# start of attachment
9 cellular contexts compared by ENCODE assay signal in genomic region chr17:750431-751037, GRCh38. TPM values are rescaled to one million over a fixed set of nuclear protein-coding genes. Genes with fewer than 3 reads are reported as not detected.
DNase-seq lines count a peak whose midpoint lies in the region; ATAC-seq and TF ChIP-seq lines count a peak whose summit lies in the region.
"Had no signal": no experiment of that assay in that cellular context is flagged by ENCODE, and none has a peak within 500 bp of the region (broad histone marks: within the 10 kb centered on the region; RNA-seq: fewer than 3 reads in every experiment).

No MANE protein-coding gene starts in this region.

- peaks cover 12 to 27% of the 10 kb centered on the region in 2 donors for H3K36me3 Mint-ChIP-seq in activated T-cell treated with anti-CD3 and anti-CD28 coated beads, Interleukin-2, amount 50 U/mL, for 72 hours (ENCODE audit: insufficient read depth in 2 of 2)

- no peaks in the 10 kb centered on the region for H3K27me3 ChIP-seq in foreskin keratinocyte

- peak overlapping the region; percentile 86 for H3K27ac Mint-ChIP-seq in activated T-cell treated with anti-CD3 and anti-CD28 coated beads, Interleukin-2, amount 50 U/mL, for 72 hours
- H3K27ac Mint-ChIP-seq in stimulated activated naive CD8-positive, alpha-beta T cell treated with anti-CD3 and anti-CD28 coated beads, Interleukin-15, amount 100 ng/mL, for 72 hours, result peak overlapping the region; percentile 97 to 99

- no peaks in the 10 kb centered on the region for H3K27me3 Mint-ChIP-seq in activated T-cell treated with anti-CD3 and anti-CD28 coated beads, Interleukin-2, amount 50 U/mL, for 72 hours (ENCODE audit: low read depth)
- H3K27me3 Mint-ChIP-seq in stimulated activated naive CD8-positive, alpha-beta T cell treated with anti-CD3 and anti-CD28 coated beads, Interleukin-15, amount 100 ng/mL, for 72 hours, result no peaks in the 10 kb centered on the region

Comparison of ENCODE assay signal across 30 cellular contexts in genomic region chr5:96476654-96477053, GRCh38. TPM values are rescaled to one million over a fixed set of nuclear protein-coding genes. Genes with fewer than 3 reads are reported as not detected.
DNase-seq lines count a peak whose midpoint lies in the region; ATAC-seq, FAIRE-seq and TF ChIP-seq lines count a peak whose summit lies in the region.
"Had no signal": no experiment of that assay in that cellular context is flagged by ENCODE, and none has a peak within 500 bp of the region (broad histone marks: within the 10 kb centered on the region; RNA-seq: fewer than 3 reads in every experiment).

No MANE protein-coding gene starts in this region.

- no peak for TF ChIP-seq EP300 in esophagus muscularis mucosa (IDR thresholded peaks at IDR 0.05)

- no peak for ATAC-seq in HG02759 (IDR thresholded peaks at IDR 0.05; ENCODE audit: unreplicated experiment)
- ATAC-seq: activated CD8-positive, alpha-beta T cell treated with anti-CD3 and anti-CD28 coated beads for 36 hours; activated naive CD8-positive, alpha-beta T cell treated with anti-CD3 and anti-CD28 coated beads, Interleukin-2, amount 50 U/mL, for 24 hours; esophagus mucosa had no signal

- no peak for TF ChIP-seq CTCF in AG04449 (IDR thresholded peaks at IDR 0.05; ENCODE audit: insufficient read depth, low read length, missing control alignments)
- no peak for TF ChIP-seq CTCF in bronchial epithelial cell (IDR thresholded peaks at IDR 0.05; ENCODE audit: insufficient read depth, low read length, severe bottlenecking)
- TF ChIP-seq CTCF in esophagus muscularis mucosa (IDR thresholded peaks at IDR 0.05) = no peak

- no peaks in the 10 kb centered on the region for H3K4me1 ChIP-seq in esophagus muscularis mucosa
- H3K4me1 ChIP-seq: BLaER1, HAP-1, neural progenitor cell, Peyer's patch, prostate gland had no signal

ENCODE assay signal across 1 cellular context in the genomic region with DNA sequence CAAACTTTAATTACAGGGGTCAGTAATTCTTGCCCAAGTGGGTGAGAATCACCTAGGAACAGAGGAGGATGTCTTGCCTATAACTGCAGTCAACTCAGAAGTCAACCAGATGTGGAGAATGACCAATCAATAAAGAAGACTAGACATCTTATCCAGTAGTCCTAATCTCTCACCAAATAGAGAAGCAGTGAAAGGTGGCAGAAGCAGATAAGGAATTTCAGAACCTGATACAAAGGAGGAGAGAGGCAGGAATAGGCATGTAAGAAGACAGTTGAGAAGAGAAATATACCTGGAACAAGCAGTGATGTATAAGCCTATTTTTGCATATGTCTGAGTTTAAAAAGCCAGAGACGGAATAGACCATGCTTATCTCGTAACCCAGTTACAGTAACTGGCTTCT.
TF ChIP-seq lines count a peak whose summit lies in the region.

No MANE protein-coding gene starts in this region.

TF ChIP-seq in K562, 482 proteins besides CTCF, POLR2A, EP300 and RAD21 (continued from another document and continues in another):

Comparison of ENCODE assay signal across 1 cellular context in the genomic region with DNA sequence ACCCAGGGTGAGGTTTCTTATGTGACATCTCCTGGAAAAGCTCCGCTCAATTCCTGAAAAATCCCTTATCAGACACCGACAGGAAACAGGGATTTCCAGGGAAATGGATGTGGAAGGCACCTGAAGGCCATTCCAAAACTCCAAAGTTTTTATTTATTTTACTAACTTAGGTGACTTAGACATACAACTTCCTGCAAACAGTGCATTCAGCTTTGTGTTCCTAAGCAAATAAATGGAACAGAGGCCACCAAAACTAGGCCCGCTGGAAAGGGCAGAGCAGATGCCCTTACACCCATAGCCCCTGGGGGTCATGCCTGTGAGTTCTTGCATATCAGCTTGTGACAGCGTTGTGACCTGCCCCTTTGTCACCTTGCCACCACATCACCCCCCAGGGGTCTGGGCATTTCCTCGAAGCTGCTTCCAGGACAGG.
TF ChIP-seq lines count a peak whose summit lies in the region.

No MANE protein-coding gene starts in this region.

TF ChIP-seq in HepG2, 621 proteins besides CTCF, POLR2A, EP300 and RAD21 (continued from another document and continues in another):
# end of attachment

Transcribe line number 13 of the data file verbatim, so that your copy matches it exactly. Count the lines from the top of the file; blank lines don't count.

"Had no signal": no experiment of that assay in that cellular context is flagged by ENCODE, and none has a peak within 500 bp of the region (broad histone marks: within the 10 kb centered on the region; RNA-seq: fewer than 3 reads in every experiment).